Thursday, May 19, 2016

Rediscovering the Wonder of a Children's Storybook

I was overseas last week to conduct a training for those aspiring to write for children and young people. My co-trainer Emily Lim from Singapore is an award-winning children’s book author whose works have been translated into different languages. Naturally, she was tasked to share about writing children’s storybooks. My assignment was to teach the participants how to write devotional and personal experience articles.

            Although I came to the writers’ workshop as a trainer, I was expecting to learn more about writing children’s story from Emily. Many years ago, my first attempts in writing were stories for children. I attended workshops for writing for children and wrote stories soon after. Eagerly, I submitted them to a publisher but not one of the stories was turned into a book. I picked up the pieces of my broken ego, and mustered strength to write again for children. Satisfied by the fruit of my labor, I took another bold step: I entered a national contest. Sadly, the story didn’t impress the judges. I was so discouraged I stopped writing stories for children. Instead, I turned to writing magazine articles, curriculum, and radio scripts for children. Occasionally, I would write short stories for students as part of my textbooks, but I have given up hope of writing a storybook for younger kids.

            So at the workshop, I took notes of what my co-trainer shared about writing storybooks for children—the parameters of writing for different age groups, the classic story structure, “sins” to avoid in writing for children. There were also many books displayed at the training, and so I had the chance to feel once again the hard covers of a children’s book, feast on the splash of colors on its pages, and hear the rhythm of the words that were meticulously put together by the author. Each participant also shared the summary of the book they’ve read, and by one they came. The sense of wonder came. Pleasure made sure his presence was felt. That “aha!” moment finally arrived. The joy of reading and hearing a retelling of a children’s story was coming back to me. There I was, an adult rediscovering the wonder of a children’s storybook.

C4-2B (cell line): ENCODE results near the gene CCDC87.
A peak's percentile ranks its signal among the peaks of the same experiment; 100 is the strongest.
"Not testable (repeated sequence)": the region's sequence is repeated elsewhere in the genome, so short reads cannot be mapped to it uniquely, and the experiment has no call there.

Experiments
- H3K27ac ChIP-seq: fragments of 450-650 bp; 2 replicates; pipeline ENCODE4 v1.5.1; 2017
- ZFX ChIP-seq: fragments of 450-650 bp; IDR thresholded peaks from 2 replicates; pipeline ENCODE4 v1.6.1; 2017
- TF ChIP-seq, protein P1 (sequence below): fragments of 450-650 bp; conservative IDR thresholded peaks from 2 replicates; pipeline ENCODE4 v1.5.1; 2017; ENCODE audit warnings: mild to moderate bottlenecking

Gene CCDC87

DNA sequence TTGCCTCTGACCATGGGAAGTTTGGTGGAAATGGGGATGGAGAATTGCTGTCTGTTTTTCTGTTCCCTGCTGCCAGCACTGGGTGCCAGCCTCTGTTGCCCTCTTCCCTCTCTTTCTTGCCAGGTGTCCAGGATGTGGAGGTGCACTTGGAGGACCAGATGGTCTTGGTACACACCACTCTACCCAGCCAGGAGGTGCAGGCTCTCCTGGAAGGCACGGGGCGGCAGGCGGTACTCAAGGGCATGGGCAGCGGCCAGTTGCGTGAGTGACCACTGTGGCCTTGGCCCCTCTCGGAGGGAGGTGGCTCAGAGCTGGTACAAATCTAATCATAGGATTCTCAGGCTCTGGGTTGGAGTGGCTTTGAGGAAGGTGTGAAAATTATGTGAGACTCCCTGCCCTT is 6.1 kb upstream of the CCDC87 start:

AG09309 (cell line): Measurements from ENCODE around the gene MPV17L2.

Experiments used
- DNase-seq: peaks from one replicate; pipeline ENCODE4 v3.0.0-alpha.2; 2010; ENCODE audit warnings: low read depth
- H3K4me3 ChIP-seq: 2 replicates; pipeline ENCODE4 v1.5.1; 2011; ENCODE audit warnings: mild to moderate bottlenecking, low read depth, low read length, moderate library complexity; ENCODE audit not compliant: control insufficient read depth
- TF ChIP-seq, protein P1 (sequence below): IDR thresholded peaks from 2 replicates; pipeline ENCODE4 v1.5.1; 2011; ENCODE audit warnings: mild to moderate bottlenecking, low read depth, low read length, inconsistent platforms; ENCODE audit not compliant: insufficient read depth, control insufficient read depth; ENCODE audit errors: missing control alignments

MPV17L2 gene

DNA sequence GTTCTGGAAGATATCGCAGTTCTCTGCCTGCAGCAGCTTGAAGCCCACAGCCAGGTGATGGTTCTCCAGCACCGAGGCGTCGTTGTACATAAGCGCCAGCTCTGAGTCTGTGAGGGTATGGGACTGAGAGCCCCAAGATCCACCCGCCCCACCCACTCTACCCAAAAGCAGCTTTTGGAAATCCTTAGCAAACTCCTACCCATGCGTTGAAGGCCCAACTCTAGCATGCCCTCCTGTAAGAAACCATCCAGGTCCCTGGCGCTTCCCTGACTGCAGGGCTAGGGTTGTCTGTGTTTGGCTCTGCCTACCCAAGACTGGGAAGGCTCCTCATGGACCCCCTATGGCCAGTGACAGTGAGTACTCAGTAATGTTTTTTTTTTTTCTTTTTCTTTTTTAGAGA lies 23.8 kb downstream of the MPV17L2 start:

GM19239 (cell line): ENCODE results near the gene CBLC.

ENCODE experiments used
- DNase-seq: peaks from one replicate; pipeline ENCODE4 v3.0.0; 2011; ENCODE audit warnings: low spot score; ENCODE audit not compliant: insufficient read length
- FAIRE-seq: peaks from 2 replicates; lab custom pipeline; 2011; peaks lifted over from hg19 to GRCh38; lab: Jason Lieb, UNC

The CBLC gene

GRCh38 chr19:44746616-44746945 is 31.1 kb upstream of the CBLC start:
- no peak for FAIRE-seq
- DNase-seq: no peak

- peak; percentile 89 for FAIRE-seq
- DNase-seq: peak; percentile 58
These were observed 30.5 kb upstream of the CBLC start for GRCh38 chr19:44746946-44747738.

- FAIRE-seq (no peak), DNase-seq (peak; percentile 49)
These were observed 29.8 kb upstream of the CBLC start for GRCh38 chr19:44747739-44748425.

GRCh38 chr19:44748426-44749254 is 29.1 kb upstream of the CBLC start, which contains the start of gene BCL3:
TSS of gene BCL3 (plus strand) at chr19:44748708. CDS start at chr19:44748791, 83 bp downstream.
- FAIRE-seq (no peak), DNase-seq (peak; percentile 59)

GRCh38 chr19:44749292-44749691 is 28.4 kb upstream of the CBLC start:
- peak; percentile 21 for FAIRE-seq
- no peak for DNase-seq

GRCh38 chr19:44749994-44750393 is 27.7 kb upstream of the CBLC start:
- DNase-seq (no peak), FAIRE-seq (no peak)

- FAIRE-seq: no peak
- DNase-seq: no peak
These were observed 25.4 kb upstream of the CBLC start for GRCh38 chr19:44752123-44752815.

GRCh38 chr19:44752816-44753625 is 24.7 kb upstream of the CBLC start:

There were times I choked when I heard about how a poor teddy bear longed to be loved, or how a rocking horse, when given a chance to be real, chose to remain a toy for a disabled friend. I surely identified with the fearful little seed and the worrisome fox who both had to go through unfamiliar situations. How can that story of trusting God through fear and change told in a child’s language also speak to an adult like me? That’s the power of a children’s story.

            I didn’t come out of the training with the resolve to pick up the pen, so to speak, and begin writing stories for children again. No, I came back with a renewed appreciation for children’s storybook writers like Emily and the others I know from the Philippines. I will, most probably, open another children’s storybook the next time I visit a bookstore, or maybe download an e-book. And then, as I read again, I hope the wonder returns. 

If you wish to read children's books published in the Philippines, I recommend books published by the Hiyas imprint of Omf Literature

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